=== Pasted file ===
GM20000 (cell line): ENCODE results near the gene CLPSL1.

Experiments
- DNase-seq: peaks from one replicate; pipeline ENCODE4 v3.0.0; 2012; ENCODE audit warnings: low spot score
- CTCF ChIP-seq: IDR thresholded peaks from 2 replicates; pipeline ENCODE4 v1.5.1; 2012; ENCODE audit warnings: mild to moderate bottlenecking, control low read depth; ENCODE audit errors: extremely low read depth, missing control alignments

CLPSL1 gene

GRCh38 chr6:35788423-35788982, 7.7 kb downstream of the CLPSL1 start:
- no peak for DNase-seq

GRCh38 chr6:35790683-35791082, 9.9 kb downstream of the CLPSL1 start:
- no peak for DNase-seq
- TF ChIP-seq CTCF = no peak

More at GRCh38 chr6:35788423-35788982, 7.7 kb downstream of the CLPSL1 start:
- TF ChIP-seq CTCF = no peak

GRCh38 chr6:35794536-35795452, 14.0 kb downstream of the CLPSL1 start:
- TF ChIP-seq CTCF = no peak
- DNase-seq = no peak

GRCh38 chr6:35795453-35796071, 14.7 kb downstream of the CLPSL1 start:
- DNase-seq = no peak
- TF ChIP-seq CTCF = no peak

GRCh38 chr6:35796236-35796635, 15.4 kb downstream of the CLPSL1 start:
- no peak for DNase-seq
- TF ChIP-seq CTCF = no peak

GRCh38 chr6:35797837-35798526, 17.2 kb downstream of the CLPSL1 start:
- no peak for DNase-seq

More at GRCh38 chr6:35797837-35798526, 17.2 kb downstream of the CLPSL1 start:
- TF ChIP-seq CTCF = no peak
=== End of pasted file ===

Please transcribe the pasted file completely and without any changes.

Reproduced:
GM20000 (cell line): ENCODE results near the gene CLPSL1.

Experiments
- DNase-seq: peaks from one replicate; pipeline ENCODE4 v3.0.0; 2012; ENCODE audit warnings: low spot score
- CTCF ChIP-seq: IDR thresholded peaks from 2 replicates; pipeline ENCODE4 v1.5.1; 2012; ENCODE audit warnings: mild to moderate bottlenecking, control low read depth; ENCODE audit errors: extremely low read depth, missing control alignments

CLPSL1 gene

GRCh38 chr6:35788423-35788982, 7.7 kb downstream of the CLPSL1 start:
- no peak for DNase-seq

GRCh38 chr6:35790683-35791082, 9.9 kb downstream of the CLPSL1 start:
- no peak for DNase-seq
- TF ChIP-seq CTCF = no peak

More at GRCh38 chr6:35788423-35788982, 7.7 kb downstream of the CLPSL1 start:
- TF ChIP-seq CTCF = no peak

GRCh38 chr6:35794536-35795452, 14.0 kb downstream of the CLPSL1 start:
- TF ChIP-seq CTCF = no peak
- DNase-seq = no peak

GRCh38 chr6:35795453-35796071, 14.7 kb downstream of the CLPSL1 start:
- DNase-seq = no peak
- TF ChIP-seq CTCF = no peak

GRCh38 chr6:35796236-35796635, 15.4 kb downstream of the CLPSL1 start:
- no peak for DNase-seq
- TF ChIP-seq CTCF = no peak

GRCh38 chr6:35797837-35798526, 17.2 kb downstream of the CLPSL1 start:
- no peak for DNase-seq

More at GRCh38 chr6:35797837-35798526, 17.2 kb downstream of the CLPSL1 start:
- TF ChIP-seq CTCF = no peak